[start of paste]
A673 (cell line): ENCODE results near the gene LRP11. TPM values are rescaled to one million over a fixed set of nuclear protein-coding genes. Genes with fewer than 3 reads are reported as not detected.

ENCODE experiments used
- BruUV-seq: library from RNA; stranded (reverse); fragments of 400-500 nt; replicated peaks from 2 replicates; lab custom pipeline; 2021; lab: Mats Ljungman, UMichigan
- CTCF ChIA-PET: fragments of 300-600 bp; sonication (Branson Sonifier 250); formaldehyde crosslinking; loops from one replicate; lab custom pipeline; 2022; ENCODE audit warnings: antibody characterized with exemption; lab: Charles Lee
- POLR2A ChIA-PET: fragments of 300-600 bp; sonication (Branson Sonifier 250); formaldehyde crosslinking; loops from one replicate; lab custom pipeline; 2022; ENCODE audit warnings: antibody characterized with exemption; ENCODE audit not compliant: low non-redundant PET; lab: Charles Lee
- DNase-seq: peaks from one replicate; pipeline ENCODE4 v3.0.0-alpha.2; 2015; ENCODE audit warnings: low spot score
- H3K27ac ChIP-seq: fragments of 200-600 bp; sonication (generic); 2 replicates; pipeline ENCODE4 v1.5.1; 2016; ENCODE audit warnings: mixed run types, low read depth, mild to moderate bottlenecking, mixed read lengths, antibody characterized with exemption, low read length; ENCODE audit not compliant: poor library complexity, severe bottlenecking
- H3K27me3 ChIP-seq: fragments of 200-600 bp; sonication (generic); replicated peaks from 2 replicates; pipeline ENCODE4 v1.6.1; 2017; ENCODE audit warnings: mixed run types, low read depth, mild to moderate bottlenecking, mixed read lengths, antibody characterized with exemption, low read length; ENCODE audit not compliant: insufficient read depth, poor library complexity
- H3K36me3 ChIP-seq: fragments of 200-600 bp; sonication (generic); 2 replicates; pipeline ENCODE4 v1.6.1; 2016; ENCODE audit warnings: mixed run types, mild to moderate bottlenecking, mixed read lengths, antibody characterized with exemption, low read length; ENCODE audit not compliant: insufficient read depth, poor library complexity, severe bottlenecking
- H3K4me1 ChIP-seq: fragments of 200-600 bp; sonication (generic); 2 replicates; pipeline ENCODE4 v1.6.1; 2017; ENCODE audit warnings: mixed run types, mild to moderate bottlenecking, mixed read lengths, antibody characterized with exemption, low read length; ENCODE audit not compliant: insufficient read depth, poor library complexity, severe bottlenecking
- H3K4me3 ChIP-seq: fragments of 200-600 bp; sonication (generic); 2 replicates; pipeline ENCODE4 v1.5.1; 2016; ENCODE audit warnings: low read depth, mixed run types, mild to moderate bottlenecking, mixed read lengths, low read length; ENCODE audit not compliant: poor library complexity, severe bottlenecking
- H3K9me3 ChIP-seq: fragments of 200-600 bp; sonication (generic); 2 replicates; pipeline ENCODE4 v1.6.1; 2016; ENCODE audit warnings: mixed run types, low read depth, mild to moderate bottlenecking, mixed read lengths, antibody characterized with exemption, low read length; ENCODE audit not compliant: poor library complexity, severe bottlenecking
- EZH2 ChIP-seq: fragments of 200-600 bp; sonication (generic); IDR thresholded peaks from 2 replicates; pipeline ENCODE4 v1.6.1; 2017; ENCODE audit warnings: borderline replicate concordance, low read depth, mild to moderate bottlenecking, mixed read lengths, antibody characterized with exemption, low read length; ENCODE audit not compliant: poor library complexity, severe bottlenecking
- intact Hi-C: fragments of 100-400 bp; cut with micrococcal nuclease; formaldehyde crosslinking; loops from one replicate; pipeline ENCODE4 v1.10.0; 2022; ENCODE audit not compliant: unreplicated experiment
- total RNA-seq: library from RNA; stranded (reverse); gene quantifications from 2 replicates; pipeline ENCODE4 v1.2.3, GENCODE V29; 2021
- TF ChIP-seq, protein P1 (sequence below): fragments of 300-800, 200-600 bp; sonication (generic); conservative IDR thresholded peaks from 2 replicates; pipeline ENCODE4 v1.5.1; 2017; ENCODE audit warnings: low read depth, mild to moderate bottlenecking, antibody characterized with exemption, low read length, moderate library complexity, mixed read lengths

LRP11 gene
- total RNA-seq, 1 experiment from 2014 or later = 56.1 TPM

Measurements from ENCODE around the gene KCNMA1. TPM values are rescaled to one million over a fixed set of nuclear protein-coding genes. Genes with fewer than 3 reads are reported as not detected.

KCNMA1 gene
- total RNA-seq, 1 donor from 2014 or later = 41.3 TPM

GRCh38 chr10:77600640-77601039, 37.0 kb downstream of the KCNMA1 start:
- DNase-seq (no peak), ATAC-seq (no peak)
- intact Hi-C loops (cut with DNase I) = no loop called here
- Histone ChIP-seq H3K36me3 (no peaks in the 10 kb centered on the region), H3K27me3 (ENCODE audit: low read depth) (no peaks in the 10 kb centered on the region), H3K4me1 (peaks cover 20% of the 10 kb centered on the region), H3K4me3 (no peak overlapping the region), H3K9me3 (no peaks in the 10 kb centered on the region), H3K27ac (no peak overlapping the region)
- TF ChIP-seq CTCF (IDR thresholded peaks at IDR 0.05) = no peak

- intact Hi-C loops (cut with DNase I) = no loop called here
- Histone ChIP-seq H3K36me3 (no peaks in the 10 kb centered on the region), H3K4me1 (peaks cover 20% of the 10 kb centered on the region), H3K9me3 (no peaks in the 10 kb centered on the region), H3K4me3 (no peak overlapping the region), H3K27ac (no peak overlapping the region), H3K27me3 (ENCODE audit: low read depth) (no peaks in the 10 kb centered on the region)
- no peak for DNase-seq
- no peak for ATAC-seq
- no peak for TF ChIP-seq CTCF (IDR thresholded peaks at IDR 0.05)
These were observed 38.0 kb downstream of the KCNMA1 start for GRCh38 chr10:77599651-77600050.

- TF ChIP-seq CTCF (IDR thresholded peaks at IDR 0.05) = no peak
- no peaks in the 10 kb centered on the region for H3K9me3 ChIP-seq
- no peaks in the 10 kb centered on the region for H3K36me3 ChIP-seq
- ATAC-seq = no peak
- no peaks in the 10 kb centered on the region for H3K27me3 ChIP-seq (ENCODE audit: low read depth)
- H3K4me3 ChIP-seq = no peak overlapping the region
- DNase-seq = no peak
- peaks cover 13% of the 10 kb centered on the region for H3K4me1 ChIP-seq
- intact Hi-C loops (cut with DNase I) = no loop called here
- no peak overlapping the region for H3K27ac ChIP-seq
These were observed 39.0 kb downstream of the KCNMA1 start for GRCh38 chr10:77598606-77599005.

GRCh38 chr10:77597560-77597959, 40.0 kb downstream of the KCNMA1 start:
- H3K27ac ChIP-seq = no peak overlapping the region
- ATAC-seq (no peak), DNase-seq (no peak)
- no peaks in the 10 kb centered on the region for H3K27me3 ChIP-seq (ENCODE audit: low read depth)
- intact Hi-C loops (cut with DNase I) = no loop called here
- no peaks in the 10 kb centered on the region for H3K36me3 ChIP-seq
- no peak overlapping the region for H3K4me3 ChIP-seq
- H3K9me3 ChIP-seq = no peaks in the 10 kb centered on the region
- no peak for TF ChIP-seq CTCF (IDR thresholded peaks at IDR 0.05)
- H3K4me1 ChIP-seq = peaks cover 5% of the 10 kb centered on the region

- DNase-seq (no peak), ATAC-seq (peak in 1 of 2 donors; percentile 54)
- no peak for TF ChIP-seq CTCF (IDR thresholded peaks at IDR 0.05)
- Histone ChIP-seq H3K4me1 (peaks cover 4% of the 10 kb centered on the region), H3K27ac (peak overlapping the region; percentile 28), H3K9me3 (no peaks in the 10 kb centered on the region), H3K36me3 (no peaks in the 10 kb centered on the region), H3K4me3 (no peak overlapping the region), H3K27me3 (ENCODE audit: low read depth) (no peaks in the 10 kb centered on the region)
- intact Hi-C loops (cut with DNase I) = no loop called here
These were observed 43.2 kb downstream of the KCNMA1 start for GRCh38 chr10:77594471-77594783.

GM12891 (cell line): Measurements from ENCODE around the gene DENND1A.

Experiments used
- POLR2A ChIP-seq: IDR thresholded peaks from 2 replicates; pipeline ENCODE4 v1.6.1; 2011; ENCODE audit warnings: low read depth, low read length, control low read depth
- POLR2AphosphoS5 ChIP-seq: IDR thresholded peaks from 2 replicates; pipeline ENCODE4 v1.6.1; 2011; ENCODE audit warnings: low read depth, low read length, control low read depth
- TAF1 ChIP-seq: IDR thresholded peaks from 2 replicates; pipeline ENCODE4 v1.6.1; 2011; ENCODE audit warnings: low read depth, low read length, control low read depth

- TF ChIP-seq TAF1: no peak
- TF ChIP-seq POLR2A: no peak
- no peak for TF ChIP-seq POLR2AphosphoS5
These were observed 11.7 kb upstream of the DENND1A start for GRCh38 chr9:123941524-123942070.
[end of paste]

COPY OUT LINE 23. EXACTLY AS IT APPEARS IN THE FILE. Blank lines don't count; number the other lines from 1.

- DNase-seq (no peak), ATAC-seq (no peak)